When laid over the pockets filled with product 29, the covering web 11 covers the pockets as shown in FIG. 7. This assembly as shown in FIG. 7 in cross-section is the sealing and gas flushing and evacuation station 38 where the final package seals are to be made. The peripheral seals are made along the area 41 and the center seal is made between the pockets. While in the station 38 the webs are clamped together between outer wall 42 and pocket 28 generally in the area 41. The space between the two webs 5 and 11 which contains the product in the cavity 9 may be evacuated in any one of many different ways and the present invention is not to be limited to any particular method of evacuating the package as many are available in the prior art. Actually, the evacuation or gas flushing station 38 is really a vacuum chamber and in some methods the webs may be kept separated by either applying a vacuum above covering web 11 at the same time that vacuum is applied through ports 40 to the forming web to separate the two webs so that they may be evacuated through the separation. In other designs the peripheral area 41 may be completely sealed and then the upper web 11 is drawn against a vacuum port containing a knife to slit the upper film 11 so that the package may be evacuated through the slit before the slit is resealed. In the preferred design as shown, the upper web 11 is pre-slit to serve as an evacuation port (see arrows indicating flow of air) and this pre-slit web is then finally sealed by a seal bar 30 when the center seal is made. In any event, after the evacuation of the package is completed and gas filled, if desired, the final sealing takes place and is shown in greater detail in FIG. 6 where resilient seal member 39 serves as the backing pad for the seal bar 30. At this point the lower or forming web 5 has already been sealed to closure strip 1 and as the seal bar 30 is lowered the peripheral seal is made closing the evacuation slit (see FIG. 7) and the center seal bar face makes the main center seal between the packages as it is pressed downwardly while the closure strip seal bar face 32 seals the upper surface of the closure strip 1 to the upper or covering web 11. When this sealing step has been accomplished the cross section in an exploded fashion of the area shown in FIG. 6 can be seen better by looking at FIG. 8. The center seal 25 is shown where the upper web 11 is sealed to the flange between the closure elements and the closure elements on the closure strip are sealed to the lower web 5. Center line 21 notes the cut line between the packages and the line 32 is the line along which the package can be cut or if a score line or perforations are placed along this line (see FIG. 9) such as the perforations 36 then the package can be torn open along this line. This removes the outer hermetic seal and exposes the closure strip to manual opening by gripping each severed flange and pulling the closure strips apart. After they have been pulled apart they may be readily pressed together for resealing.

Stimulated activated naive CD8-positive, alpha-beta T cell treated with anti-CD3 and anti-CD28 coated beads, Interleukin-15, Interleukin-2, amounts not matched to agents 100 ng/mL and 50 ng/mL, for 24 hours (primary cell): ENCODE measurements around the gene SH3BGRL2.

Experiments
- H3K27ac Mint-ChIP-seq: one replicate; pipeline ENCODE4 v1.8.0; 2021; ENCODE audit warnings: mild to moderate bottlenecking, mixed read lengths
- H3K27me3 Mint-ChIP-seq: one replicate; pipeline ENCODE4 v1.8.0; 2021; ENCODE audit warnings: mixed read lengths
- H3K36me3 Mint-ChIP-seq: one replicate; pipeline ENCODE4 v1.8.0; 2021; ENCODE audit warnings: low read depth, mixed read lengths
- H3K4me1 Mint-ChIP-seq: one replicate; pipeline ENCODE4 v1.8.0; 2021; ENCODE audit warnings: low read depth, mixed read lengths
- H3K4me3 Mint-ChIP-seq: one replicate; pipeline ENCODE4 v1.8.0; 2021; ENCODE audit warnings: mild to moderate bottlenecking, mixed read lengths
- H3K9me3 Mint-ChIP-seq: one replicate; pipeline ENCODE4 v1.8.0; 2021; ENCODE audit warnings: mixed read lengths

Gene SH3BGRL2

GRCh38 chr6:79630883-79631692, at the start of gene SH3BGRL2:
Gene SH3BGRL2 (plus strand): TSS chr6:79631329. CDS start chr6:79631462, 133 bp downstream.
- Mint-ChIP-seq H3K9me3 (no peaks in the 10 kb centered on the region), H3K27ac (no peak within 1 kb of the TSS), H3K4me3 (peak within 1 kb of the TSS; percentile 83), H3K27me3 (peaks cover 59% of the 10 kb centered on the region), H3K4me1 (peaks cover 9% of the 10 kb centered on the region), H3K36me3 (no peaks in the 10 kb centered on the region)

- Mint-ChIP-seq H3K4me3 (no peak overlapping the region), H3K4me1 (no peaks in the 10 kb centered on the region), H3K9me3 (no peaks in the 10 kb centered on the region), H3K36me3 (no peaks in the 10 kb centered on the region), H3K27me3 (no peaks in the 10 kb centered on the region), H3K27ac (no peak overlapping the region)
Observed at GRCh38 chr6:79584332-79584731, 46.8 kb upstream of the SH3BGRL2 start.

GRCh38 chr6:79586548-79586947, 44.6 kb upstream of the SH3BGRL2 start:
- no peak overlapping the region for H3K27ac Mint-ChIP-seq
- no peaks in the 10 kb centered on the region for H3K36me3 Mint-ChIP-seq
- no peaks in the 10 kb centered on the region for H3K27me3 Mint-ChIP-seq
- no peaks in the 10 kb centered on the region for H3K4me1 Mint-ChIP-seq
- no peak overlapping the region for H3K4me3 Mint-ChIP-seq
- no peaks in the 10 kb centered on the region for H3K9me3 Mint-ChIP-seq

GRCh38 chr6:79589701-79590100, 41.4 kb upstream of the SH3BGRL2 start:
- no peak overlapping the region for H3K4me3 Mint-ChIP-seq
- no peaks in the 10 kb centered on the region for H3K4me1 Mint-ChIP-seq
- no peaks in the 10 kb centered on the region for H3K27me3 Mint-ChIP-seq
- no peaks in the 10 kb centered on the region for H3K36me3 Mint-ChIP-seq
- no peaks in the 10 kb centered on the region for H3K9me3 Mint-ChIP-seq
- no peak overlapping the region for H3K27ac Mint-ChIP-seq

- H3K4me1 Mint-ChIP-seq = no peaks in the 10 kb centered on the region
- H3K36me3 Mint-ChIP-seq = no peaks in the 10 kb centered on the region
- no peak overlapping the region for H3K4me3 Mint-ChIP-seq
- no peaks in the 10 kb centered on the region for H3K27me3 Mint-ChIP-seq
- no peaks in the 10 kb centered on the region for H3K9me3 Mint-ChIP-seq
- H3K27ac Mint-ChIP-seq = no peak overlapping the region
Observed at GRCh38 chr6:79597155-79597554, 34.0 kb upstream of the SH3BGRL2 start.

A top plan view of a package with one end having been trimmed by cutter 14 (see FIG. 1) so that vacuum 37 carries away the trimmed portions is shown in FIG. 5 and the longitudinal cut line 21 is shown as well as the transverse cut line 22 between package seals. A tear tab notch 27 may be provided in which the line of perforations terminates or a slit may be substituted for the notch. This provides the starting point for a tear line to tear along the perforations 36 which are not shown in FIG. 5 but which are shown in their proper positions in FIG. 9. The top of the closure elements 16 as shown in FIG. 5 and the peripheral seal 24 which is the longitudinal outside edge seal is also shown along with the transverse seal 23 between each package. The indentation 19 for each package seal is shown and as can be seen the indentation 19 provides for a smooth continuous transverse seal. If the indentation 19 were not provided then the continuous closure strip in this area would present a large mass of material which would have to be melted and pressed down at this point in order to ensure that complete sealing was achieved. To apply sufficient energy to melt this mass of material in a short period of time would require is impractical and to hold the seal bars in a dwell position that for a sufficient period of time in order to melt the seal would require a very slow process. By providing an indented closure strip these sealing problems are avoided.
As a practical matter it is more economical to continuously manufacture the sealing strip and then indent or punch out the unnecessary portions. However, in some instances it might be feasible to manufacture the indentations in the closure strip but, if this were done, it would limit such a closure strip to a certain length package whereas in the process of this invention the punch may be timed to punch at the exact pocket length. The pocket outline 26 shown in FIG. 5 can be varied in any machine by using appropriate dies.
The finished package 15 has an appearance as shown in FIG. 10 and this package may be readily reopened and resealed.
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|U.S. Classification||53/412, 53/559, 53/133.8, 53/139.2, 53/511, 53/433, 53/453, 53/133.4|
|International Classification||B65B9/04, B29C65/00, B65B61/18|
|Cooperative Classification||B29C65/18, B29C65/02, B29C66/24244, B29C66/53461, B29C66/346, B65D2575/586, B65B61/188, B29C2793/0081|
|European Classification||B29C66/346, B65B61/18E|
|Sep 5, 1989||AS||Assignment|
Owner name: W.R. GRACE & CO.-CONN, A CORP. OF CT
Free format text: MERGER;ASSIGNORS:W.R. GRACE & CO.;GRACE MERGER CORPORATION;REEL/FRAME:005169/0141
Effective date: 19880525